COMP 4433 Data Visualization (4 Credits)
This course explores visualization techniques and theory. The course covers how to use visualization tools to effectively present data as part of quantitative statements within a publication/report and as an interactive system. Both design principles (color, layout, scale, and psychology of vision) as well as technical visualization tools/languages will be covered. Prerequisites: COMP 3006, COMP 4441.
COMP 4441 Introduction to Probability and Statistics for Data Science (4 Credits)
The course introduces fundamentals of probability for data science. Students survey data visualization methods and summary statistics, develop models for data, and apply statistical techniques to assess the validity of the models. The techniques will include parametric and nonparametric methods for parameter estimation and hypothesis testing for a single sample mean and two sample means, for proportions, and for simple linear regression. Students will acquire sound theoretical footing for the methods where practical, and will apply them to real-world data, primarily using R. Prerequisites: COMP 1671, MATH 1951, MATH 1952; or Data Science Bridge Courses COMP 3005, 3007, and 3008.
COMP 4442 Advanced Probability and Statistics for Data Science (4 Credits)
This course builds on material in Probability and Statistics 1. Students will carry out model fitting and diagnostics for multiple regression, ANOVA, ANCOVA, and generalized linear models. Dimension reductions techniques such as PCA and Lasso are introduced, as are techniques for handling dependent data. The course introduces the principles of resampling and Bayesian Analysis. Students will acquire sound theoretical footing for the methods where practical, and will apply them to real-world data, primarily using R.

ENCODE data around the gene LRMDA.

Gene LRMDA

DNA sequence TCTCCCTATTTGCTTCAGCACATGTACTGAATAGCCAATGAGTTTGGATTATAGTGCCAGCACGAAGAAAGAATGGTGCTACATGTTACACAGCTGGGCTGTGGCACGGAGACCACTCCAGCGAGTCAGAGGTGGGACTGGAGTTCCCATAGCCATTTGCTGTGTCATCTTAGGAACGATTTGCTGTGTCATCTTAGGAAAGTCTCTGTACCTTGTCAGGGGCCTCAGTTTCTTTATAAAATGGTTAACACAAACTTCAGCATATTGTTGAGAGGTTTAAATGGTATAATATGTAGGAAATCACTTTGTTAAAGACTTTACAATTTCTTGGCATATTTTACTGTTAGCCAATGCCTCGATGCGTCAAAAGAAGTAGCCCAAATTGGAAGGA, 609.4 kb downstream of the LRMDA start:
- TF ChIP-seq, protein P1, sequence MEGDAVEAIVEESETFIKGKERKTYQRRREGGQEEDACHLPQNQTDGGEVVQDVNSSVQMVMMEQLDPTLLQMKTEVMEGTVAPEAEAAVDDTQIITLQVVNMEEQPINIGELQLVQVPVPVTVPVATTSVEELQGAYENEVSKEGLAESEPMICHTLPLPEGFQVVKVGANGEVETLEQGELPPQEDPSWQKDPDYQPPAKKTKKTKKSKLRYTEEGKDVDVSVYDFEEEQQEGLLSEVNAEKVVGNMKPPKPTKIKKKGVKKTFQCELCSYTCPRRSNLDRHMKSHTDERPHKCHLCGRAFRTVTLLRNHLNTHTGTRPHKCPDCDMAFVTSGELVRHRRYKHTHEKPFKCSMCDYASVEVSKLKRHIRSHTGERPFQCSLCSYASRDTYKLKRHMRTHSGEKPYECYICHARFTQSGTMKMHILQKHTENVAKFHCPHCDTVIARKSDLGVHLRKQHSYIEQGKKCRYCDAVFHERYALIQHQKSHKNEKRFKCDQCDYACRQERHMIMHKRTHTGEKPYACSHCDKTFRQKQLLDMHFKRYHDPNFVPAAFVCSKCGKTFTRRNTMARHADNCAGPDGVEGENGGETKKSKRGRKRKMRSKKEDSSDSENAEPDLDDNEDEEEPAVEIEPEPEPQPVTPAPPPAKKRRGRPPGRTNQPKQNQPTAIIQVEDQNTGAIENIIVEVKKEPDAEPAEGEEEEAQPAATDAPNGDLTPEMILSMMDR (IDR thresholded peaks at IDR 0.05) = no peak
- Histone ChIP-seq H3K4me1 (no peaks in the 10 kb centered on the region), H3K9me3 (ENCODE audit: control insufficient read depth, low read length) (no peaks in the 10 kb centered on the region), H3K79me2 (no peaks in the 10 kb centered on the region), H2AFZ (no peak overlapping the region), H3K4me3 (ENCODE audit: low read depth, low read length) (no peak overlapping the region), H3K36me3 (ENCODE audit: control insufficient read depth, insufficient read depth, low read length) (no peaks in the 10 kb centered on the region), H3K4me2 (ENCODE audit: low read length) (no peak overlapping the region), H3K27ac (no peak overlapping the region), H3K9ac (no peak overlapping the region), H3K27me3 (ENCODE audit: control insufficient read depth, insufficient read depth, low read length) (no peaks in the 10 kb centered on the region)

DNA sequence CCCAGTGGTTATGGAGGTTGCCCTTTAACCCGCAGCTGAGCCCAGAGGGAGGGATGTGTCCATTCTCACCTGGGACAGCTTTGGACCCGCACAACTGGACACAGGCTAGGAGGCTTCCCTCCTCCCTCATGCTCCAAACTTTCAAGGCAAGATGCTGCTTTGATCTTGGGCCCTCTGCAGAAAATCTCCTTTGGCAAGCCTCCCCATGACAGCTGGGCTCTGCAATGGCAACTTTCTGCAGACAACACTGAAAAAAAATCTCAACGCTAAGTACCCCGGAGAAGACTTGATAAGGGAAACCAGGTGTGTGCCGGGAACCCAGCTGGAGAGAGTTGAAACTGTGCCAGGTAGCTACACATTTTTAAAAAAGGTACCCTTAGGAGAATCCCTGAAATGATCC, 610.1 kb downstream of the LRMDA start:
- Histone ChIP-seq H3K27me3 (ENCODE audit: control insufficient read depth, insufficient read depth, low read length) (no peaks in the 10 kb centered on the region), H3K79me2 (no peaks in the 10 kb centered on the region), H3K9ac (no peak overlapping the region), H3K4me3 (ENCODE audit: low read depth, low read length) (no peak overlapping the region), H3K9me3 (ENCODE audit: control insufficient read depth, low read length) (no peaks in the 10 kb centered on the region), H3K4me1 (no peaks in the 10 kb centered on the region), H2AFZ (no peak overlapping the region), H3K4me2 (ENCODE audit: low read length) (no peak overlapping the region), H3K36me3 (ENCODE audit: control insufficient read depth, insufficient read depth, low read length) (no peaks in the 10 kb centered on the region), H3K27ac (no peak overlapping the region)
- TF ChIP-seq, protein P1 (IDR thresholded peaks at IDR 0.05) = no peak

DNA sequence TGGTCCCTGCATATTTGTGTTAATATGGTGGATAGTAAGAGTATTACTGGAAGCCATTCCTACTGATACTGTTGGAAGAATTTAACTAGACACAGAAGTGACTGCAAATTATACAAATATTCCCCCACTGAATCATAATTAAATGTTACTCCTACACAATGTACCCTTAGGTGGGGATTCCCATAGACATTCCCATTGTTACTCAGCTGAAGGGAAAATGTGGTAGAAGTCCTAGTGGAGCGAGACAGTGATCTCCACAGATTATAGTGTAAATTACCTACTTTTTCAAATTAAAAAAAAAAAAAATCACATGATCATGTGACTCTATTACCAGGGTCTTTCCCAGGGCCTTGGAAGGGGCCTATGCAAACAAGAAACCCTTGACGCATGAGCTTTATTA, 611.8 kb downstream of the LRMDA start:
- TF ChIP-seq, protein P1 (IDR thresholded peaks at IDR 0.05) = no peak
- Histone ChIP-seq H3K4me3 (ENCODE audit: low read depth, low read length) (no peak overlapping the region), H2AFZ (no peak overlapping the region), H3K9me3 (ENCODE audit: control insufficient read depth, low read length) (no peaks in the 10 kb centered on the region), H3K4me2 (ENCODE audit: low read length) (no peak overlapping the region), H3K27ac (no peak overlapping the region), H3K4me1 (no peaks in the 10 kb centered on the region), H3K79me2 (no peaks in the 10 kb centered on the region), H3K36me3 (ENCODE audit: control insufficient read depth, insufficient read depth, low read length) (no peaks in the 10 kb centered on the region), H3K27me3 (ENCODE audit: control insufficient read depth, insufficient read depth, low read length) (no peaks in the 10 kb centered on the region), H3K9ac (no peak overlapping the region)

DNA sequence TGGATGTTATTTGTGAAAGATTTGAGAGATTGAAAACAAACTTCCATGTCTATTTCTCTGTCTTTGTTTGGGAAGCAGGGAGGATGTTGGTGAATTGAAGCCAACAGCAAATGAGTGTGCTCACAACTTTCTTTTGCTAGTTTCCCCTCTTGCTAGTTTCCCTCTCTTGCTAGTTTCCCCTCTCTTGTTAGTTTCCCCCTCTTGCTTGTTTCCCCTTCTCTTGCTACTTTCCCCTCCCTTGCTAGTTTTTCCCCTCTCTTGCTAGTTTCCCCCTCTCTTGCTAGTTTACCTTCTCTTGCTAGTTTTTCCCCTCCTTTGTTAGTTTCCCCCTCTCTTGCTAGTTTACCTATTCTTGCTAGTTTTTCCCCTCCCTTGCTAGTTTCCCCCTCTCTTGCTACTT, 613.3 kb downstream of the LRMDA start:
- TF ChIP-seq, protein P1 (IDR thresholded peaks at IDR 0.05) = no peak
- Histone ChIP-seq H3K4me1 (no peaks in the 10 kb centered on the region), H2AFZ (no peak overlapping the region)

COMP 4447 Data Science Tools 1 (4 Credits)
Organizations are using data science to extract actionable insight from data. To highlight the hidden patterns in the data, this course equips students with essential sills for data collection, cleanup, transformation, feature engineering, summarization, and visualization. Students will do assignments and a final project. This is a hands-on course. Students will use Python libraries, Linux commands, and various data sets to perform these activities. Enforced Prerequisites: COMP 3006 and COMP 3008. Co-requisite: COMP 4441.